For 23 years (my whole life), I have never been completely off any prescription medications. There is huge debate surrounding medicine and the pros and cons of medicine therapy; but for someone who never was able to make that decision, the fallout is hard. I have been reading side effect labels since I can remember for physical effects, but now the psychological effects. I have said this and will continue to say it, I feel as if I am waking up from a coma after 3-years of massive amounts of medications to treat my diseases, reversing side effects from other medications, and countering the ill effects of other drugs.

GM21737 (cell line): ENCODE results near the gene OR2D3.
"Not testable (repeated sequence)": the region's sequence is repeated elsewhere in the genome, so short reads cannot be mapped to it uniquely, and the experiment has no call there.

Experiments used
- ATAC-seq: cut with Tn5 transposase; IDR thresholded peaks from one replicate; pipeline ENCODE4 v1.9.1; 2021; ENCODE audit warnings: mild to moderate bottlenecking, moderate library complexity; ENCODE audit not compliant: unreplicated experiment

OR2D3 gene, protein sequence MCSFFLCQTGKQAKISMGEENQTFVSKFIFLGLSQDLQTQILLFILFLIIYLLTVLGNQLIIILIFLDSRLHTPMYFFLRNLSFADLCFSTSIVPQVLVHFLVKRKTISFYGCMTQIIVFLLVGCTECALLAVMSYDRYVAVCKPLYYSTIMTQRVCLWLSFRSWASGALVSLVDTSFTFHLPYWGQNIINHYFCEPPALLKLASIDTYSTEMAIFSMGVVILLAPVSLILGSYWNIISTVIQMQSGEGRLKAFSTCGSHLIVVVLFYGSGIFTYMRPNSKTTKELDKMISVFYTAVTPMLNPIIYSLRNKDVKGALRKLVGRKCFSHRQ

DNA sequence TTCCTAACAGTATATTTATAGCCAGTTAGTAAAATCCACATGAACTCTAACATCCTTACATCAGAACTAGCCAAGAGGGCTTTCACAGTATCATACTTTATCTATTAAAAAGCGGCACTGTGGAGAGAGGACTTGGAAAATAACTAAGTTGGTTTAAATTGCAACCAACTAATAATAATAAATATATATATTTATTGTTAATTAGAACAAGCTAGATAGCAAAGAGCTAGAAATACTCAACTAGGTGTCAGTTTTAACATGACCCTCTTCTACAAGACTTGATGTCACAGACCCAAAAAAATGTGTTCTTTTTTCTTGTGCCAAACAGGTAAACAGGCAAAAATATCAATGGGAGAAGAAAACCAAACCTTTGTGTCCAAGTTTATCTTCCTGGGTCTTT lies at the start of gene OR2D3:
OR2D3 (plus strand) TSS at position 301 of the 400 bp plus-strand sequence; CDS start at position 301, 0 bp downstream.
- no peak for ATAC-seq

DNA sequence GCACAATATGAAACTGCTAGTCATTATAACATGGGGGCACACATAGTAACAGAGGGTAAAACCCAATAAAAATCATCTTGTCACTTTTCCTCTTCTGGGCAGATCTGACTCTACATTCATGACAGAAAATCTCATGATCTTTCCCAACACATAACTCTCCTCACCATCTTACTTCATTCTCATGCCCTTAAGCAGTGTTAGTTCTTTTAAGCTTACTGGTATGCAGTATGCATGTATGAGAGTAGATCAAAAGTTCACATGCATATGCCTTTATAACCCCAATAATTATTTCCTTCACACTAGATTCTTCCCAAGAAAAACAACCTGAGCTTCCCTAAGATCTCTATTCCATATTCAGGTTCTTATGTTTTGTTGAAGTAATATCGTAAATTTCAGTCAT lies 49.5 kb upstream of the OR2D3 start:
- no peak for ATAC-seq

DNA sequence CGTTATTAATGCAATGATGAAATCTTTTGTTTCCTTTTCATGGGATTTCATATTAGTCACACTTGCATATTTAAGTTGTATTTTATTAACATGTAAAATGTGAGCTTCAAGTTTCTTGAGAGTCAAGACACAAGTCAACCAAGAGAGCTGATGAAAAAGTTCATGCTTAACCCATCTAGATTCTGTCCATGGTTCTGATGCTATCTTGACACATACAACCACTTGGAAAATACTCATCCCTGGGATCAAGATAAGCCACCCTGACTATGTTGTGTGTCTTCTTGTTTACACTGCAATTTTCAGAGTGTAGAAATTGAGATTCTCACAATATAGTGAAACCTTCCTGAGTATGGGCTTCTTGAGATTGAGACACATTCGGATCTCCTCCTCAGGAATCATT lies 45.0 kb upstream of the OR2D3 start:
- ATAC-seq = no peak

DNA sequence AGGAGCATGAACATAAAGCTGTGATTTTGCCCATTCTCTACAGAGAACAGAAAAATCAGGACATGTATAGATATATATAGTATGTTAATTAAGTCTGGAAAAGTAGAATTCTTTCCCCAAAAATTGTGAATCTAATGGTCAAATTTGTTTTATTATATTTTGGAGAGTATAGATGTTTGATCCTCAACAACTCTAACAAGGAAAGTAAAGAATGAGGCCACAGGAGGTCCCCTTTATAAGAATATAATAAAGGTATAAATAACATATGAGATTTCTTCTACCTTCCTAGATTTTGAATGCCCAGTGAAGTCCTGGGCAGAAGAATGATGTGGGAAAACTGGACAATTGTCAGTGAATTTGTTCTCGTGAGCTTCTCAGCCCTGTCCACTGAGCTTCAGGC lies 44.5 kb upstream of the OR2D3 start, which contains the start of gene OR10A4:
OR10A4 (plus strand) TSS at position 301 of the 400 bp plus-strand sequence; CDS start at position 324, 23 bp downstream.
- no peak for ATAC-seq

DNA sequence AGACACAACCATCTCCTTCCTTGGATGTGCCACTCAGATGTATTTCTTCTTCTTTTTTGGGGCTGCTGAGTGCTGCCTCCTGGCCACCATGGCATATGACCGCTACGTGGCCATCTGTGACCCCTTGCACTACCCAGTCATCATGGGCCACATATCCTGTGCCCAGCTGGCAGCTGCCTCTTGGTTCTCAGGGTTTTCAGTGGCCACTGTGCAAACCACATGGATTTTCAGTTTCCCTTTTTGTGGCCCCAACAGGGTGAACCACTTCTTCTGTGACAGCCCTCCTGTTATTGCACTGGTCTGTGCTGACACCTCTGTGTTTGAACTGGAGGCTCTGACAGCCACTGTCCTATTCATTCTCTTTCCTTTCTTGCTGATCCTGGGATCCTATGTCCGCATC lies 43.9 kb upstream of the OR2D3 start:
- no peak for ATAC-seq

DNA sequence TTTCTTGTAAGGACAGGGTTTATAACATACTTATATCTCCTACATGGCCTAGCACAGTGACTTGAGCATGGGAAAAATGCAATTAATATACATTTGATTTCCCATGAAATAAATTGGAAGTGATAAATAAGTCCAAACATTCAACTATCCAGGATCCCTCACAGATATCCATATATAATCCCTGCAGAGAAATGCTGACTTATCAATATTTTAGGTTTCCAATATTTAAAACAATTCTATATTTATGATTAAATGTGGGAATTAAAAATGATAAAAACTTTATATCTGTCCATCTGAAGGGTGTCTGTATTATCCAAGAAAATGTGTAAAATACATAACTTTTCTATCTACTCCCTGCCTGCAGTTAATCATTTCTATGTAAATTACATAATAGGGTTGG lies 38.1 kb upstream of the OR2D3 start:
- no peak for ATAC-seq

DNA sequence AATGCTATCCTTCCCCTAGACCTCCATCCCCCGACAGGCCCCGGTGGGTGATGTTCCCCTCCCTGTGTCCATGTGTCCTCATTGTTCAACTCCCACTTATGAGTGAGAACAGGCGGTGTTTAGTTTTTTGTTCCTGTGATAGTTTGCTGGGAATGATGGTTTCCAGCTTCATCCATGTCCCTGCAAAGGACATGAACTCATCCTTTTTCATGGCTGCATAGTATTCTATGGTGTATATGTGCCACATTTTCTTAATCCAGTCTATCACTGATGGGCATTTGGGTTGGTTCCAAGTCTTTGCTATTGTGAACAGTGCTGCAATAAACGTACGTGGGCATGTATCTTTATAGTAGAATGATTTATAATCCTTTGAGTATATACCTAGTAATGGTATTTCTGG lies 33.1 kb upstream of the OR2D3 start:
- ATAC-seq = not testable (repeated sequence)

During the most recent period, I felt like I was either crazy, dazed, slow, confused, amnesiac-like, irrational or a combination of all of the above. I would think I am acting completely crazy in my rational mind and still have no ability to control my emotions. The smallest thing would set me off and it didn’t matter who it was. Jake and I weren’t even together for a month when they put me on Vancomycin again. It wasn’t fair to him but we talked and talked about it and he just said I feel like I bug you more now. It’s hard for any relationship, especially a new one, to work, but add medications that absolutely change your whole personality makes it a hundred times more difficult. He gets it, but its not fair to anyone. Luckily, I have tools that help me think sane even its only momentary. That is my mind and gut telling me that this isn’t me and that I need to keep fighting. It was hard though, my medicine induced depression and anxiety, it made me contemplate death everyday and sometimes all day long, but add PTSD on that and it is almost unbearable.